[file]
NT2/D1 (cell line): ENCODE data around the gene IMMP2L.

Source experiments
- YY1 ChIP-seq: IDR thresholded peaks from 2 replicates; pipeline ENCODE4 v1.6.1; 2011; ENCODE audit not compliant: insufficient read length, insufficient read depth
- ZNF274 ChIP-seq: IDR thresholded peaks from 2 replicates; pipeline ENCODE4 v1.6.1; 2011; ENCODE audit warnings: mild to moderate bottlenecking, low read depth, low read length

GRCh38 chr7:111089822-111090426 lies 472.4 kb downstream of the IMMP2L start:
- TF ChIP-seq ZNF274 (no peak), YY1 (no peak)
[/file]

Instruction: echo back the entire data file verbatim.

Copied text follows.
NT2/D1 (cell line): ENCODE data around the gene IMMP2L.

Source experiments
- YY1 ChIP-seq: IDR thresholded peaks from 2 replicates; pipeline ENCODE4 v1.6.1; 2011; ENCODE audit not compliant: insufficient read length, insufficient read depth
- ZNF274 ChIP-seq: IDR thresholded peaks from 2 replicates; pipeline ENCODE4 v1.6.1; 2011; ENCODE audit warnings: mild to moderate bottlenecking, low read depth, low read length

GRCh38 chr7:111089822-111090426 lies 472.4 kb downstream of the IMMP2L start:
- TF ChIP-seq ZNF274 (no peak), YY1 (no peak)